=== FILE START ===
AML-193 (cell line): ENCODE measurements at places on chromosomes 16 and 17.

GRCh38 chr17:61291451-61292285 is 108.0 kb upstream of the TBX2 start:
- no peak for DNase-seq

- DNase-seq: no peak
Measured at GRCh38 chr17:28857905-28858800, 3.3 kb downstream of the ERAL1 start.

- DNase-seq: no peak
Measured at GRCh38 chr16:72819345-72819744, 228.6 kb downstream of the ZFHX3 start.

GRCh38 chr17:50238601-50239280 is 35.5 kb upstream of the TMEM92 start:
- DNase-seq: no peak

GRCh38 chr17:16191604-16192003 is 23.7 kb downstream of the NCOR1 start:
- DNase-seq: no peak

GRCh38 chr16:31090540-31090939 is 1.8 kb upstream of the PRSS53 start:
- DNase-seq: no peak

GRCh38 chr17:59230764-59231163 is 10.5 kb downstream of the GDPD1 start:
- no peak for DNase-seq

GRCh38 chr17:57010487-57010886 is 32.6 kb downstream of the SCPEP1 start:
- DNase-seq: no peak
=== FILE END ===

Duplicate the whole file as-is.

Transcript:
AML-193 (cell line): ENCODE measurements at places on chromosomes 16 and 17.

GRCh38 chr17:61291451-61292285 is 108.0 kb upstream of the TBX2 start:
- no peak for DNase-seq

- DNase-seq: no peak
Measured at GRCh38 chr17:28857905-28858800, 3.3 kb downstream of the ERAL1 start.

- DNase-seq: no peak
Measured at GRCh38 chr16:72819345-72819744, 228.6 kb downstream of the ZFHX3 start.

GRCh38 chr17:50238601-50239280 is 35.5 kb upstream of the TMEM92 start:
- DNase-seq: no peak

GRCh38 chr17:16191604-16192003 is 23.7 kb downstream of the NCOR1 start:
- DNase-seq: no peak

GRCh38 chr16:31090540-31090939 is 1.8 kb upstream of the PRSS53 start:
- DNase-seq: no peak

GRCh38 chr17:59230764-59231163 is 10.5 kb downstream of the GDPD1 start:
- no peak for DNase-seq

GRCh38 chr17:57010487-57010886 is 32.6 kb downstream of the SCPEP1 start:
- DNase-seq: no peak